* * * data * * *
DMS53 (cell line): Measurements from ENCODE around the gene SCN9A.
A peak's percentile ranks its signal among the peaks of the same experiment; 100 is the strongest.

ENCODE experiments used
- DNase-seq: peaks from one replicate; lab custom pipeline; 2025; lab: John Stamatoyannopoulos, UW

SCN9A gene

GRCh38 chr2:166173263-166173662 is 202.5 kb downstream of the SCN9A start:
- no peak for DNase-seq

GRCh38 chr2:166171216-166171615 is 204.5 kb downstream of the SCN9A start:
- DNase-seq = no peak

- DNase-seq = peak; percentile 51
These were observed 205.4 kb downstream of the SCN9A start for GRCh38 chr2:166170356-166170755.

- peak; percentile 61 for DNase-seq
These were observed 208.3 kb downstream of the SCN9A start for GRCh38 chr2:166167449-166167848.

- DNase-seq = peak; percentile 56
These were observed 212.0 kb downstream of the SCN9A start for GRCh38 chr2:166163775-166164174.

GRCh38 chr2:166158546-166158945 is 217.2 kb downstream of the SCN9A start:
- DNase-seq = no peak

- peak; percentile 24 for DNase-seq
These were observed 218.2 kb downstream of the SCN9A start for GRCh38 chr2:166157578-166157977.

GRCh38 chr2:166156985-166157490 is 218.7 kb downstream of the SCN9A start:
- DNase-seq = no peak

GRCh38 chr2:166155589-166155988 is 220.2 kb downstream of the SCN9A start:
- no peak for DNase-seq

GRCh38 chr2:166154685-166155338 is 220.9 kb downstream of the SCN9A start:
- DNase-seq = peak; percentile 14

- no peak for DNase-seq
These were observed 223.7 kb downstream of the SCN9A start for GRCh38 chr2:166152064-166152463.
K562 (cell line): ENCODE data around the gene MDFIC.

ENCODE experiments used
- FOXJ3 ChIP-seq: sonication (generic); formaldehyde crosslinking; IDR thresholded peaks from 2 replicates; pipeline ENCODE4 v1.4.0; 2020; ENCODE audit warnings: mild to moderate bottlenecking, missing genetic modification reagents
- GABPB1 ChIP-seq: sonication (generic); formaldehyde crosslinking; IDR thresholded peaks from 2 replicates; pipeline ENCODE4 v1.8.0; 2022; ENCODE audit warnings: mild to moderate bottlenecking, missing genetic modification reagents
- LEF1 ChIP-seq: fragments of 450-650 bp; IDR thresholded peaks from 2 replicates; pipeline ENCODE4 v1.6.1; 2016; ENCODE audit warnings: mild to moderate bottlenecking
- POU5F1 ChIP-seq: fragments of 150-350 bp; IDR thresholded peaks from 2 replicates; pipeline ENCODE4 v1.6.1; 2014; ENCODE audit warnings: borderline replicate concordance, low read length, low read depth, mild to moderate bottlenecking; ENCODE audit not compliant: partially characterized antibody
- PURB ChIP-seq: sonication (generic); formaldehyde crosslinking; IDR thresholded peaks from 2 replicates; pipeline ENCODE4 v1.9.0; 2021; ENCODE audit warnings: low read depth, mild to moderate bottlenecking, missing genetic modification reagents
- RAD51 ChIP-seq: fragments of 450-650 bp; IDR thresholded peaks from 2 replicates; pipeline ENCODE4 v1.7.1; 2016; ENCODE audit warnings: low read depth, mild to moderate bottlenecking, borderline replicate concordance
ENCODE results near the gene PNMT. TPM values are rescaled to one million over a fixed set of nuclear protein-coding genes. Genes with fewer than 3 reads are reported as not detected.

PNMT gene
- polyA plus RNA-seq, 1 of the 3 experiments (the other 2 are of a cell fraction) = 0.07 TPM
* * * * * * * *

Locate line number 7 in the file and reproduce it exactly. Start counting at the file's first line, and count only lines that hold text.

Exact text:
- no peak for DNase-seq